Parker Aerospace to deliver thermal management system for Norwegian JSM missile

3 May 2013 (Last Updated May 3rd, 2013 03:50)

Parker Aerospace has secured a contract from Kongsberg Defense Systems to deliver the thermal management system in support of the Joint Strike Missile (JSM), which is currently under development.

JSM missile

Parker Aerospace has secured a contract from Kongsberg Defense Systems to deliver the thermal management system in support of the Joint Strike Missile (JSM), which is currently under development.

Manufactured with funding support from the Norwegian Ministry of Defence, the JSM long-range anti-surface missile is intended to be the primary strike weapon for the Royal Norwegian Air Force's (RNoAF) F-35 Lightning II joint strike fighter (JSF) aircraft.

The contract covers design, manufacture and supply of the missile's complete thermal management solution, including pumping hardware, cold plates, as well as fluid conveyance assemblies.

Kongsberg JSM procurement manager Hakon Engebrethsen said the JSM is an excellent product for the company's customers, and will capitalise on the naval strike missile (NSM) already in service.

"Parker Aerospace brings a wealth of thermal management experience and has a vital role in the development of this system for our latest generation missile."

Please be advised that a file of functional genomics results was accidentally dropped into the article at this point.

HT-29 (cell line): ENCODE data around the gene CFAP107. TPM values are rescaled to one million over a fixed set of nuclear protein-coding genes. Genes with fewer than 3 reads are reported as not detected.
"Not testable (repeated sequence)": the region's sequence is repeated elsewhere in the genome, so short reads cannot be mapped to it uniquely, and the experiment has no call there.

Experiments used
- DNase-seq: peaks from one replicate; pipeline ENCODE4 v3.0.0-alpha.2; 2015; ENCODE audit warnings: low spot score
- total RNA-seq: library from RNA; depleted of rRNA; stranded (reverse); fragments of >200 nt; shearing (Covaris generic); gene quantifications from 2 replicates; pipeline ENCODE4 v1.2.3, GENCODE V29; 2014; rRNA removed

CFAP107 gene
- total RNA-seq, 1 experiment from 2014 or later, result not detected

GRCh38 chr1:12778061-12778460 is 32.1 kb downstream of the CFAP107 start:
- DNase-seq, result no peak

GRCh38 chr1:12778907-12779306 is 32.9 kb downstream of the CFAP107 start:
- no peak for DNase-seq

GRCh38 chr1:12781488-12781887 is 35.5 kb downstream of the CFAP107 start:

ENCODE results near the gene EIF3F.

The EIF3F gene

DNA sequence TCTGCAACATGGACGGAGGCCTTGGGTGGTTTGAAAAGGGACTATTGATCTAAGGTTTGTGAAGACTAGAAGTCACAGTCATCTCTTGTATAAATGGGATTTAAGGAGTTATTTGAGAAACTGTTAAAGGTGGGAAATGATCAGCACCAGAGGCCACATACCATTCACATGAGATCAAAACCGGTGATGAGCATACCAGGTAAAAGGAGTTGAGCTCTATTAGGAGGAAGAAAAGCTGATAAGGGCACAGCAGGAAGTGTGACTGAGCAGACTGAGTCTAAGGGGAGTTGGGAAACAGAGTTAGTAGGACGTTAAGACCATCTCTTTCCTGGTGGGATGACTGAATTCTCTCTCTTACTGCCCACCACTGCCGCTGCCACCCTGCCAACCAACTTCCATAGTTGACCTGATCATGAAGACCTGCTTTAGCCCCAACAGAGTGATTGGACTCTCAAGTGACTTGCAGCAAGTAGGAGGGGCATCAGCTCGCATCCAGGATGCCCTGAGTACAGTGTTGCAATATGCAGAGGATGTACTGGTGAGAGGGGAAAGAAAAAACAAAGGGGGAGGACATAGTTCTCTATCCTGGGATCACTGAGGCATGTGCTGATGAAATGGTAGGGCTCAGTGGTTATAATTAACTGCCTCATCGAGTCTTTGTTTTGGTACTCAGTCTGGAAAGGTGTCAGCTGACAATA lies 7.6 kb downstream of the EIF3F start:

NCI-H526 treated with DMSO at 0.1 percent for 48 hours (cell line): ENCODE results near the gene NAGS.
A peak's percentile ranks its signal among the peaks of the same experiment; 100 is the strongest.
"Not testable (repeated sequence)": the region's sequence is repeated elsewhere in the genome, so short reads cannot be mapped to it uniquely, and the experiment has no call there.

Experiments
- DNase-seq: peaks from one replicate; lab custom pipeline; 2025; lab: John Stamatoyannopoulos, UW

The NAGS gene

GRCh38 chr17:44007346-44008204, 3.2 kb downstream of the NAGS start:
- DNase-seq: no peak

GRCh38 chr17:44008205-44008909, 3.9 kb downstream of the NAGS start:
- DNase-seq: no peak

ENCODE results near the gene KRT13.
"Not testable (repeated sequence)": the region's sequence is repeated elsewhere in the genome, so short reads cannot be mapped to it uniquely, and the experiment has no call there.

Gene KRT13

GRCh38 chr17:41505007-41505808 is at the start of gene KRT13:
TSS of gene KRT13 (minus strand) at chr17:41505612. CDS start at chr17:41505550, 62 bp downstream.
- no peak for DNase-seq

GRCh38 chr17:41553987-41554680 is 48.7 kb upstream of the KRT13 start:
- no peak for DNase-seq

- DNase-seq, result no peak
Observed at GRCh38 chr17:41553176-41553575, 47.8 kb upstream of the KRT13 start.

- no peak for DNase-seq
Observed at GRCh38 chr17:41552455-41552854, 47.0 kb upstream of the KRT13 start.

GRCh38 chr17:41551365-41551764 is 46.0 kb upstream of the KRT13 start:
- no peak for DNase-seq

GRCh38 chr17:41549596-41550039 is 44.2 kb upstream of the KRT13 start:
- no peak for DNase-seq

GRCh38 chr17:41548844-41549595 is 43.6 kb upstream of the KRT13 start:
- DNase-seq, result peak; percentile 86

"Parker Aerospace brings a wealth of thermal management experience and has a vital role in the development of this system for our latest generation missile," Engebrethsen added.

Equipped with an advanced engagement planning, navigation system, and imaging target seeker, the JSM is designed to integrate in F-35's internal weapons bay for destruction of objects protected by advanced defence systems during anti-surface warfare and naval fire support missions.

Having completed its first fit check on the F-35's external pylon at Lockheed Martin's Fort Worth facility in March, the missile is also set to undergo critical design review (CDR) to confirm its maturity and suitability for integration onto the F-35 fighter in the summer of 2013.

An initial set of system hardware is scheduled for delivery during the first half of this year.

Last month the Norwegian government submitted a formal request to the Parliament for procurement of a batch of six operational F-35 aircraft, along with related equipment and services, at a cost of NOK12.9bn ($2.18bn).

The country, which is planning to acquire a total of 52 F-35s for a total cost of NKr62.6bn ($10.9bn), previously ordered four aircraft for training purposes in 2011.


Image: A JSM test missile mounted underneath the F-35 aircraft at Lockheed Martin's facility in Fort Worth, Texas, US. Photo courtesy of Lockheed Martin.

Defence Technology